Mushroom Growing in Potted Plant: How to Get Rid of Fungus

Growing houseplants might be demanding. Some need more care than others. However, when you learn about their needs and requirements (and meet them), you should have no issues decorating your interiors with gorgeous plants.

Unfortunately, things don’t always go as you plant them. Houseplants might attract infections, diseases, and pests. Sometimes, you might even notice mushrooms growing in potted plants. And that might be a frustrating sight (we understand it!)

But if that happens to you, don’t worry! In this essential guide, we included everything you should know about mushrooms growing near your houseplants (and how to remove them)!

Why Are There Mushrooms in Your Houseplant Potting Mix? 

mushroom growing in potted plant

The sight of mushrooms in your houseplants’ potting mix might surprise you. However, it is not as uncommon as you might think. As you may expect, the presence of mushrooms (usually yellowish or white) indicates the infestation of a fungus. 

Usually, the cause of the development of mushrooms around your houseplant is inadequate watering. They will most likely form in warm climates (especially if your soils are rich).

Additionally, if you have been growing plants for a while, you should know that too much moisture will often cause problems. For instance, it will attract fungal infections.

Sometimes, the appearance of mushrooms indicates deeper issues (such as root rot) which are often the results of high humidity or soggy soil. For this reason, choosing a suitable potting mix for your plants is imperative for their health. 

While the mushrooms that will form in your houseplant potting mix will rarely be poisonous, they will ruin your interiors’ aesthetics. And if they like the environment, they will spread fast.

But luckily, they won’t deprive your plants of nutrients (more on this later). Still, we recommend you take action to remove them as soon as they appear. Of course, you should never eat mushrooms growing in your houseplant potting mix.

How to Get Rid of Mushrooms Growing in Houseplant Soil? 

mushroom growing in potted plant

As we mentioned, mushrooms growing in houseplant soil do not pose a significant threat to your plants. Sometimes, it might even help their growth (when they are not a symptom of root rot).

However, we recommend you remove them to prevent further issues. You can pluck them with your hands as soon as they appear. However, don’t forget that the spores might be invisible, making it more challenging to remove them.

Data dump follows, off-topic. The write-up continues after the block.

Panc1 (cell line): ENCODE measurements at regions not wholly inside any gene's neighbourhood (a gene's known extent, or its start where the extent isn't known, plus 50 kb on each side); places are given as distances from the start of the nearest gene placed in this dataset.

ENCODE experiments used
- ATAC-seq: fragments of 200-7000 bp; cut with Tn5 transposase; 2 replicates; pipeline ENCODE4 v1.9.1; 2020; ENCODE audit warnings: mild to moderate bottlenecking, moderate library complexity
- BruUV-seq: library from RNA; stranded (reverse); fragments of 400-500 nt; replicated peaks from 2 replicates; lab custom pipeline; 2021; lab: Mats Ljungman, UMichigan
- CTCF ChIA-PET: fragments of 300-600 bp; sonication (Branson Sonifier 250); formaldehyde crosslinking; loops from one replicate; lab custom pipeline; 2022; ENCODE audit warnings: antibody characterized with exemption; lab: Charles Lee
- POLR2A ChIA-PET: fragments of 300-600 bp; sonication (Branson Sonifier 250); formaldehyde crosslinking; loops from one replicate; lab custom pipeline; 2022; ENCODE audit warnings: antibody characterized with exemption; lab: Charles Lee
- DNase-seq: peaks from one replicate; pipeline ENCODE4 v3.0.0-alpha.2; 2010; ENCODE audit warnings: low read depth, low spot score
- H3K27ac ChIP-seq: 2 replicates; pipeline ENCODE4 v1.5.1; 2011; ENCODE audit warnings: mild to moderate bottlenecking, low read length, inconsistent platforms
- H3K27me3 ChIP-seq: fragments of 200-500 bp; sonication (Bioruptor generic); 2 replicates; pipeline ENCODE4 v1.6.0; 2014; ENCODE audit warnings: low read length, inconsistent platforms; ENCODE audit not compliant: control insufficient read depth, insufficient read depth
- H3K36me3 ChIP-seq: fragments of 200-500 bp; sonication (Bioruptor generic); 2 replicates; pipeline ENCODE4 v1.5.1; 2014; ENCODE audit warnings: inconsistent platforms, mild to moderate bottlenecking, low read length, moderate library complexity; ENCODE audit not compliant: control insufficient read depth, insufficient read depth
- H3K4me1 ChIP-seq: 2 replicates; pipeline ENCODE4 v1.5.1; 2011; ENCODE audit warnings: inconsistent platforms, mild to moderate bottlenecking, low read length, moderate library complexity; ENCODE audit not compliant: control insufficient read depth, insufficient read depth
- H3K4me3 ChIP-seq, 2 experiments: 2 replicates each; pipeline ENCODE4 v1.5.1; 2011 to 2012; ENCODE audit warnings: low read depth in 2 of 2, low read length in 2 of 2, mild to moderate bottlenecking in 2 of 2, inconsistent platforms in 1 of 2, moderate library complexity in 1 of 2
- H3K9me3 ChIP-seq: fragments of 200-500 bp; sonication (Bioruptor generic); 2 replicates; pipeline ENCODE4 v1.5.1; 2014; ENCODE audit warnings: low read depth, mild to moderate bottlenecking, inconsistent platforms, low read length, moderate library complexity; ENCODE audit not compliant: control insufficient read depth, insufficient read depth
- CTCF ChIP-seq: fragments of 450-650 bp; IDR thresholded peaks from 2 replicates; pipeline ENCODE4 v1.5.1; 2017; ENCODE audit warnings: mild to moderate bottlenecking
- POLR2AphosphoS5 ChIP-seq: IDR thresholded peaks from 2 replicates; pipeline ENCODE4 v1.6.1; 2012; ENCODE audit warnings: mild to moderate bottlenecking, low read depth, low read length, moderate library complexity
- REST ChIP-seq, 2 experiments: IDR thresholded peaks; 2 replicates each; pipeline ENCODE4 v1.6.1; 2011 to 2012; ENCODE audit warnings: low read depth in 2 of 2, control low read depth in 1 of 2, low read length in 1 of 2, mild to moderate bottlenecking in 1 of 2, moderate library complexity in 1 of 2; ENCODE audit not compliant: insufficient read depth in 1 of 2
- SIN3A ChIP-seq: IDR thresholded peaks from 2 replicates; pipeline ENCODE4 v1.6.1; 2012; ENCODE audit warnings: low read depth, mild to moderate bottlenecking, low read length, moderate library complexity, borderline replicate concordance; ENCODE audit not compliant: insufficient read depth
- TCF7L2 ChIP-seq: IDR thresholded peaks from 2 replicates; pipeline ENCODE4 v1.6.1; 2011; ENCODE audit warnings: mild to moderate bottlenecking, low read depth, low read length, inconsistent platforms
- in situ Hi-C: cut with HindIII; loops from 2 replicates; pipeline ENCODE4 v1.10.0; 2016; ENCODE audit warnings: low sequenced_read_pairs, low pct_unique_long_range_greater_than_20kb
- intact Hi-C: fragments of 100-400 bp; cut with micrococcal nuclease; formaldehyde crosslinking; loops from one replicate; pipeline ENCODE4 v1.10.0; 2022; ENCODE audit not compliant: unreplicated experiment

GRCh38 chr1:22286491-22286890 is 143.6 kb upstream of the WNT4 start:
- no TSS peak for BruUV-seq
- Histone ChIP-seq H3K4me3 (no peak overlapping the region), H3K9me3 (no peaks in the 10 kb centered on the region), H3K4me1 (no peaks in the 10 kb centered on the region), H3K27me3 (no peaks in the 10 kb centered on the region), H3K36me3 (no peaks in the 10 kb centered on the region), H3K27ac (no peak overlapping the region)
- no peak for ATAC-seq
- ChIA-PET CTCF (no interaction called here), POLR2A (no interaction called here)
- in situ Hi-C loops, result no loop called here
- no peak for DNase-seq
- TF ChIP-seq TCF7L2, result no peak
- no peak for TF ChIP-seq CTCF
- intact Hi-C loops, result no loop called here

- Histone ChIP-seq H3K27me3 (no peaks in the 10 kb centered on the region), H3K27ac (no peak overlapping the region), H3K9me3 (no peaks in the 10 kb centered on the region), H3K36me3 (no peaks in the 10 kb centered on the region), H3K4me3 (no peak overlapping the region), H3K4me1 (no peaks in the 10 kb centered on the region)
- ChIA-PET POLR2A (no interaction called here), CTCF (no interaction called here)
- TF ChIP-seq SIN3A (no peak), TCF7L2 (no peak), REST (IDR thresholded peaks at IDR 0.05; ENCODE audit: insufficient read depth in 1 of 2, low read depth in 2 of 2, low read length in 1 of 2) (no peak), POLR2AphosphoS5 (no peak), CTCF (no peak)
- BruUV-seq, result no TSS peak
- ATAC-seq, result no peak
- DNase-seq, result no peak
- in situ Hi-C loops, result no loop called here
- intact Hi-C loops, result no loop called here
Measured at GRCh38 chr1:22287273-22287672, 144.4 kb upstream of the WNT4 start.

Still, you can take measures to prevent them from developing in the future. For instance, you should avoid leaving the soil too wet. If you think the drainage is good, you might have to move your plant to a sunnier location or change your watering schedule.

Also, ensure you remove decaying matter (such as leaves and roots) as soon as you see them. Indeed, mushrooms will develop around decomposing organic material (which they feed on). Additionally, consider keeping a window open to regulate the plant’s humidity levels. 

If the situation bothers you, you might have to use a fungicide. Don’t forget to follow the instructions you find on the product’s label and avoid overdoing it: you may cause more harm than good to your plant. Of course, there are organic solutions too. However, they usually take more time than chemical ones.

What Will Mushrooms do To Your Houseplants?

It is not rare for homeowners to see mushrooms on their houseplants’ pots. In the best-case scenario, they might create a symbiotic relationship that will aid your plants’ growth.

Also, they might help convert organic waste into compost, which will ensure your plants get all the nutrients they need to thrive. However, their presence might indicate a problem with your houseplant.

Take your time to identify the root cause of the presence of mushrooms. Once you understand what might be causing it, consider what you should do about it. 

If the problem is too much moisture or inadequate drainage, you should take action to improve your plant’s growing conditions. After all, while mushrooms thrive in moist and humid environments, most plants will struggle and stop producing flowering. At worst, you might be dealing with root rot. 

To revert your plants to their natural conditions, consider repotting them in new soil. Never water your green friends when the top 1 to 2 inches don’t feel dry. Doing so might cause severe problems to the development of your plants. 

Related Article: Brown Mushrooms Growing in a Potted Plant